What do you find most fascinating about Lake Superior?

That it is like Oz: “The Great and The Terrible.” One day it is calm and beautiful, your friend, and the next it is a raging tempest. That it is seductive, that it lures people out on it. Its power is magnetic and fearsome, thrilling and terrifying. And that its greatest threat is not that it will take your life, but that its endless featureless expanses of “nothing” will take your soul.

How can this book serve as a guide to Lake Superior? 

Not to trust it. To admire and love it, it’s beauty and power, but to be wary of it.  It will grant you occasional favors, but it is not dependable.

The shipping industry? If you are going to be involved in it, to know its demands, and then to know, too, how far it has come in accommodating fair employment conditions such as vacations and medical and family leaves.

What did you learn that was surprising?

In my father’s journal, he recorded that if you put all the time together, he had spent 27 years on the water. That’s a lot of time away from land and human interaction. It made me sad. The price of this life was high.

I also learned interesting facts. I had forgotten that there is an up bound and a down bound channel in the St. Mary's River, that the river is 75 miles long, longer than the Panama Canal, and that a captain has to be on duty in the river 2 times a week, going down and coming up. That’s a lot of time to be in the pilothouse with unrelieved duty and responsibility, with ship traffic and natural hazards.

How is this a uniquely Wisconsin story?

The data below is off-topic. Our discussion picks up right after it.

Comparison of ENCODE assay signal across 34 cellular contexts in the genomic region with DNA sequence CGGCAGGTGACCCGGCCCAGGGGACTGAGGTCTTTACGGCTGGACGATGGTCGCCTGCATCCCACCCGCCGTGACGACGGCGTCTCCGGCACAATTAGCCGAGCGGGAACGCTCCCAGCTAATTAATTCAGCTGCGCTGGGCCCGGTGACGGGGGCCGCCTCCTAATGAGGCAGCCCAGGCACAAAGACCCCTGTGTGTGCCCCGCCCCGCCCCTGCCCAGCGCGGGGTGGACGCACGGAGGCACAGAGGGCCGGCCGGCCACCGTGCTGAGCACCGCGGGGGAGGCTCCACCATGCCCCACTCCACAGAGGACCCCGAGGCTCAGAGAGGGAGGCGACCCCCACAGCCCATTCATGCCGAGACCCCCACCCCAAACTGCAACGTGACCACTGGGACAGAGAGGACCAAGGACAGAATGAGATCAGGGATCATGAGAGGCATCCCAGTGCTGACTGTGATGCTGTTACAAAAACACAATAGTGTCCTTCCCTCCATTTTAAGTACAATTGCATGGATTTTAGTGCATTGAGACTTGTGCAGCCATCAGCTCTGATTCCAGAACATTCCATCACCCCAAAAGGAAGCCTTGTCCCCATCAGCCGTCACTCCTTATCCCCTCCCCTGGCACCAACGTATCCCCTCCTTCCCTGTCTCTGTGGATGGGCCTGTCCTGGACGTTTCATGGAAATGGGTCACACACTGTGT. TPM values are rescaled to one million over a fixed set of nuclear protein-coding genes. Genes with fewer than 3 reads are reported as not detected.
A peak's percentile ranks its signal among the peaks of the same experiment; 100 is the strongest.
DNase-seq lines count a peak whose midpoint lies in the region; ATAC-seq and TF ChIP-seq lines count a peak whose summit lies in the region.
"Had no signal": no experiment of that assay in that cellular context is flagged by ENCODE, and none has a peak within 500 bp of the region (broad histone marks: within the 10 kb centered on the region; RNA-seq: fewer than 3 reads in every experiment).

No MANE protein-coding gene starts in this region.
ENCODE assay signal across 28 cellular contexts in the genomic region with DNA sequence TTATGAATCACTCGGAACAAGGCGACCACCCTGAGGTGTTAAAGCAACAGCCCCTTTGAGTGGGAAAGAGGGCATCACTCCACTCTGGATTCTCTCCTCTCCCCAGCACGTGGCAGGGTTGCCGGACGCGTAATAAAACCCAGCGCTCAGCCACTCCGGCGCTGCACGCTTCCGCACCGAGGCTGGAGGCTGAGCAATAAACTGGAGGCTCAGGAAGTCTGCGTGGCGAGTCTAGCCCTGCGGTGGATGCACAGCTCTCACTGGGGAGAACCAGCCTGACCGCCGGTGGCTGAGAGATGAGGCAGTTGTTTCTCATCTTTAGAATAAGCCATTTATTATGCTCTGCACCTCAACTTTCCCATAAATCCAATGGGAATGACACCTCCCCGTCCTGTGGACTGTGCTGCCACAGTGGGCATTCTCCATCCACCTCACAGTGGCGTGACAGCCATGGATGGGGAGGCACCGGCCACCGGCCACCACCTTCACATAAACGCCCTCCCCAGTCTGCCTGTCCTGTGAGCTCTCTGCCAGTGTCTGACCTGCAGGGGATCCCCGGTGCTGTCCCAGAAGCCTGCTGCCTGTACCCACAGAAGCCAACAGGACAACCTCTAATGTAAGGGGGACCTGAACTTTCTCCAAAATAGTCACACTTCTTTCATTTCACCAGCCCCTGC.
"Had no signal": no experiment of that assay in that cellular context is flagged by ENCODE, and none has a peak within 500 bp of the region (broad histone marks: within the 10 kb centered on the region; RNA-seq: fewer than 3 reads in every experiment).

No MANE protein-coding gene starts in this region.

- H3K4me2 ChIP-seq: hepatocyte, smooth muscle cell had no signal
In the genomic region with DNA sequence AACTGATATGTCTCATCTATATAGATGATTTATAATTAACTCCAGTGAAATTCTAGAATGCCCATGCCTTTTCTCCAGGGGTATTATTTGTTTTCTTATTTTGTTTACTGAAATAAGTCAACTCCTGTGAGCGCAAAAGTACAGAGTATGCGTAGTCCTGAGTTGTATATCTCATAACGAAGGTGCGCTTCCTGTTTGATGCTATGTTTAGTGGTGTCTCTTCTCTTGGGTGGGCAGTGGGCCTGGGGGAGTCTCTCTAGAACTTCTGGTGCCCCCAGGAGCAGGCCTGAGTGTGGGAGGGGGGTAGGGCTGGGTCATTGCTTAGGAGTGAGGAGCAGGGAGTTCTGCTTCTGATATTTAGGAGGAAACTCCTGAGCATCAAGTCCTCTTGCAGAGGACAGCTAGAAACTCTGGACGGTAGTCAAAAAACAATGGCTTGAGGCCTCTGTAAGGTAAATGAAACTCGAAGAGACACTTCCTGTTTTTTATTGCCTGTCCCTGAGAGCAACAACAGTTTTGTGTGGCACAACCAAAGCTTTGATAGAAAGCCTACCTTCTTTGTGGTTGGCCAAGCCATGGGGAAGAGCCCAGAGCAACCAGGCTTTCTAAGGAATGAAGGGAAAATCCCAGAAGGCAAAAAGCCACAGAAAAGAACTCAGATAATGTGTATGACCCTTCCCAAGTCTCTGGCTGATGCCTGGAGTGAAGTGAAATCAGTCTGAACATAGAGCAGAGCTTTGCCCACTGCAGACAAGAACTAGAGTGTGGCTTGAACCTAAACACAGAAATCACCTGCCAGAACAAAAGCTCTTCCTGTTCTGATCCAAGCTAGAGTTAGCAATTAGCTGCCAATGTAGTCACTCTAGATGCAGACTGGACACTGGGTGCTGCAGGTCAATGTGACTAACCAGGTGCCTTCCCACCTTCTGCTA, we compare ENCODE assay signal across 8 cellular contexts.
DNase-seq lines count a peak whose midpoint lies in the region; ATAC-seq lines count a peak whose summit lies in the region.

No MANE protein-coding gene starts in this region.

It is the story of how one of its residents made a life in connection with one of its natural resources. The state borders Lake Superior and Lake Michigan, which are major contributors to its economy and the nation’s. It is also the story of the life of a Wisconsin German immigrant family. Immigrants left unfortunate circumstances for the most part with a hope that their descendants would find work and a decent life. This is the story of a Wisconsin immigrant “son.”

The Midwest is defined by its water routes. They provide a huge contribution to the national economy in terms of trade. Two-thirds of the ore to make ammunitions and ships and tanks for the world wars came from Minnesota, Wisconsin, and Michigan iron ranges.  Both the mining and the shipping industries on the Great Lakes were major contributors to winning the war and remain essential to domestic industry, the production of cars, steel for bridges and buildings, our national infrastructure.

Are there any photos you wished were included?

I think there should have been a map of the Great Lakes. I do not believe the majority of the general public has a vision of how the lakes connect and how the St. Mary’s river is pivotal to the whole industry, or maybe I just speak for myself and how I had to review that. The ships must go through it and if coming from Superior, Wisconsin, for instance, essentially you turn right to go to Lake Michigan and Chicago or left to go to Lake Erie and Toledo etc.

I wish the picture I have of the ladies auxiliary could have been in the book–with the ladies wearing hats and listing one of them as in charge of card playing. It’s a great period piece. These were ladies who wore dresses and were in church circles and then met ships on gravely, dangerous and dirty ore docks and climbed ladders to get on those ships and visit their husbands. I know it was not of the best quality, but it sent a message.

My Dad’s Christmas tree. I thought it showed both his artistic and meticulous side. Beauty was important to him.